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Presidential press secretary Scott McClellan today refused to “analyze” the political potshots his boss endured during the funeral of Coretta Scott King this week, saying only President Bush was “honored” to attend the marathon service.
In posing questions to McClellan at the press briefing, WND pointed out some of media’s observations about the jibes Bush took during the service from certain speakers.
“The New York Post notes the following – and this is a quote – ‘Jimmy Carter’s disgraceful performance at Coretta Scott King’s funeral marks him as the most shameless,'” WND noted. “While The New York Times Page 1 report mentioned ‘the overt political jibes.’ And my question: Did any of the King sons or daughters thank the president for his tribute to their mother and his extraordinary control, despite the performances of Jimmy Carter and Joe Lowery?”
Responded McClellan: “I believe they expressed their appreciation for the president attending the ceremony the other day, the service – it was a celebration of her life. The president and Mrs. Bush were honored to attend. This was an opportunity to honor and pay tribute to a remarkable and courageous woman, a woman who was a civil rights leader who made lasting contributions to freedom and equality.”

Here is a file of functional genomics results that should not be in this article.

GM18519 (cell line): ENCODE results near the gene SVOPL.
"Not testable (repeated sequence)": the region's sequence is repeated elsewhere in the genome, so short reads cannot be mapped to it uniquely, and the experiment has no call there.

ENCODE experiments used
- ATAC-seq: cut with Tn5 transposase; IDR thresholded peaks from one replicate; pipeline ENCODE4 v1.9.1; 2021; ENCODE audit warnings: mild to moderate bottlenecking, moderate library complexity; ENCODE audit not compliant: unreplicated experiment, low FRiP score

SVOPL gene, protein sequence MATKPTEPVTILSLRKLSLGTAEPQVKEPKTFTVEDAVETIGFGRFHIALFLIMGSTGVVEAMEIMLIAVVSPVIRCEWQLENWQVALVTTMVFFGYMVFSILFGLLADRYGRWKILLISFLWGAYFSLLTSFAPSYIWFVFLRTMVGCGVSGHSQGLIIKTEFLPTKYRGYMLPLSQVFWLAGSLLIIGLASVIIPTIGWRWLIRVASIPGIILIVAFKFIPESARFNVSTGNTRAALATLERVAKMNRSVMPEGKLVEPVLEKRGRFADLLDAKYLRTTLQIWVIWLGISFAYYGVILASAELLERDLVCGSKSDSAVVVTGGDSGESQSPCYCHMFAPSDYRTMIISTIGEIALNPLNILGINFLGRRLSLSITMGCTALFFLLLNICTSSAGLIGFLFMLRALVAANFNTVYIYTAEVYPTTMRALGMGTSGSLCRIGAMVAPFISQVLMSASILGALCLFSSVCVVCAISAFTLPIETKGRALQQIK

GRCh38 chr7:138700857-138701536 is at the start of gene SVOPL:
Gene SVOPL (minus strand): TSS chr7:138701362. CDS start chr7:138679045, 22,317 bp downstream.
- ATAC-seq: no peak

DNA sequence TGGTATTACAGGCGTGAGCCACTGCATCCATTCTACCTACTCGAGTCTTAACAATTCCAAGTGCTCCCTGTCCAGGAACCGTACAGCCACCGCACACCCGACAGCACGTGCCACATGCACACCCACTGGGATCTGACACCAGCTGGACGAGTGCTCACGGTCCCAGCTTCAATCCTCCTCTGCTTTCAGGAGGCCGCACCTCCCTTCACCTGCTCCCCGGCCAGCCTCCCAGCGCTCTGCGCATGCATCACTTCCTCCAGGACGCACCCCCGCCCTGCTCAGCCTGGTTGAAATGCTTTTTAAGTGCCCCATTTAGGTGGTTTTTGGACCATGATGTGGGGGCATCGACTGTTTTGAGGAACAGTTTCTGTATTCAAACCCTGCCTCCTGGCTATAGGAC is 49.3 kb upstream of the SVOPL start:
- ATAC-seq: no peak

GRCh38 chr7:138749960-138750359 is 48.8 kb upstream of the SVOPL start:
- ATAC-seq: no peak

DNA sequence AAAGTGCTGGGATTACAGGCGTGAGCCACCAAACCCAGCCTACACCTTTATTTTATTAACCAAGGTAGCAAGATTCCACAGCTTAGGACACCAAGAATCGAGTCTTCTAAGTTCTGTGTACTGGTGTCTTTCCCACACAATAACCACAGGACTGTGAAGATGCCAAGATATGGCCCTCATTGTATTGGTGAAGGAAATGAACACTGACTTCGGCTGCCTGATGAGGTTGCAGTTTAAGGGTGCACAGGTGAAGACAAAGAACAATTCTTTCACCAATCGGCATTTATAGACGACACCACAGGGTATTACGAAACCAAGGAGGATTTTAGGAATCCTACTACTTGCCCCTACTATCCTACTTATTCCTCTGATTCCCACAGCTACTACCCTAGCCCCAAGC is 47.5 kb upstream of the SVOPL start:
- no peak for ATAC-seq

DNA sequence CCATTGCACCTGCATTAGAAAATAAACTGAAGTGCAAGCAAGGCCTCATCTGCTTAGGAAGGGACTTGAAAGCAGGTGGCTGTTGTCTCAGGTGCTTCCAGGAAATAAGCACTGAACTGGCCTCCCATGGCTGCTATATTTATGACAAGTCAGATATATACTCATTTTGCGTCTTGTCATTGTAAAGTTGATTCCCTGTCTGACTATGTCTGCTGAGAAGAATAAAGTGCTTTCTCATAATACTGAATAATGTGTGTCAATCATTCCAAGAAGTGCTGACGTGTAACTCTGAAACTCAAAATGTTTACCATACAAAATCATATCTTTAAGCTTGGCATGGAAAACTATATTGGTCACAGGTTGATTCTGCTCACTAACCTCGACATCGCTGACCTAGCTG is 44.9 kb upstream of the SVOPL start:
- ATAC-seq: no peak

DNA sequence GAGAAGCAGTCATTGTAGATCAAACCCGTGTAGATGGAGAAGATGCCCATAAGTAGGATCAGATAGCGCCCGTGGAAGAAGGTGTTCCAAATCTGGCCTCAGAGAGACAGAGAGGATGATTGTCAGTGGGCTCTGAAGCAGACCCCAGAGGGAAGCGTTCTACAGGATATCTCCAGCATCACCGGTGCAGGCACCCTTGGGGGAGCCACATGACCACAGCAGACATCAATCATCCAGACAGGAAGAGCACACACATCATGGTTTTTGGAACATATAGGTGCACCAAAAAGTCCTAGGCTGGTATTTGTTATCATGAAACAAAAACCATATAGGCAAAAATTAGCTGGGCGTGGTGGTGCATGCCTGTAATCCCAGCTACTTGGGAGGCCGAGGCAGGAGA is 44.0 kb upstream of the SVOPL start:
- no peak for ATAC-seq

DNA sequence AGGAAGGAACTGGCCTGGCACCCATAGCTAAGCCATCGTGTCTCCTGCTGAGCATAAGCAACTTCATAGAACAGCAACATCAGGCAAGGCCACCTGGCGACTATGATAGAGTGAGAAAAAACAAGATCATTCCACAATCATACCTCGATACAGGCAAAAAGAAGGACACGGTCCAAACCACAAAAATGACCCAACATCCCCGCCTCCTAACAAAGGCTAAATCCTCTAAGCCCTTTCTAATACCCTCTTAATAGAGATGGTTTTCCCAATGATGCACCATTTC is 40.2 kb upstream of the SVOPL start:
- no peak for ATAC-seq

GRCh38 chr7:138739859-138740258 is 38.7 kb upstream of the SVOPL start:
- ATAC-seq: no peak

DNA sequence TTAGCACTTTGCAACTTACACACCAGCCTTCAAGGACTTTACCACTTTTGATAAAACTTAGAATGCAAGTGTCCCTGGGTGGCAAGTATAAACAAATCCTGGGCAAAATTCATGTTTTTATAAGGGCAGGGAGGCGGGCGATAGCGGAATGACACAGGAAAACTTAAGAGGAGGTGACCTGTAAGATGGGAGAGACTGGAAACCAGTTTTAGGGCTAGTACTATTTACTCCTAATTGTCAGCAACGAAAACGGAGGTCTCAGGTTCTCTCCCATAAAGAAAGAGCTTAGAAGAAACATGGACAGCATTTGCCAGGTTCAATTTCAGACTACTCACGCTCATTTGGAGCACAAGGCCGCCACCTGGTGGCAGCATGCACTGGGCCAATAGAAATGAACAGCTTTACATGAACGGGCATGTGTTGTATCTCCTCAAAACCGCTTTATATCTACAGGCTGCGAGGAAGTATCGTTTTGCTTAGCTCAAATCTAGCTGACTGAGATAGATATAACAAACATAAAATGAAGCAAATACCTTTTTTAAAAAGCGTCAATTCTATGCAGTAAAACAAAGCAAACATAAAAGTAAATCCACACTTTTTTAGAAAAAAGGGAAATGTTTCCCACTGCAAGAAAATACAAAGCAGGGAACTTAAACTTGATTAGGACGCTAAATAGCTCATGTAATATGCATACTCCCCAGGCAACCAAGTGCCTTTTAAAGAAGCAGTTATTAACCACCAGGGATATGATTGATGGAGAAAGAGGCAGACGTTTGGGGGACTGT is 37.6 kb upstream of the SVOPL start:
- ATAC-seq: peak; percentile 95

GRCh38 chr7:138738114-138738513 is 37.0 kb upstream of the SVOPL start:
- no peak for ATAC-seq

WND also reviewed the history of the federal wiretapping to which King and her husband, Martin Luther King Jr., were subjected.
“The New York Post also noted, ‘Carter couldn’t quite bring himself to note that the wiretappings of Dr. King was conducted under Presidents John Kennedy and Lyndon Johnson, and was originally ordered by Attorney General Robert Kennedy, all Democrats.’ And my question: Can the president deny that Jimmy Carter was, in this statement, revenging himself on Teddy Kennedy for running against Carter’s re-election [in 1980]?”
Said the spokesman: “I’m not going to get into analyzing or making judgments on it. They were honored to attend the service and to honor Mrs. King and all that she did in her life.”
“So you wouldn’t deny – you wouldn’t deny that he was revenging himself? You wouldn’t deny that?” asked WND.
“Les, you pointed out the history of that wire tapping,” McClellan said, “and I’ll leave it at that.”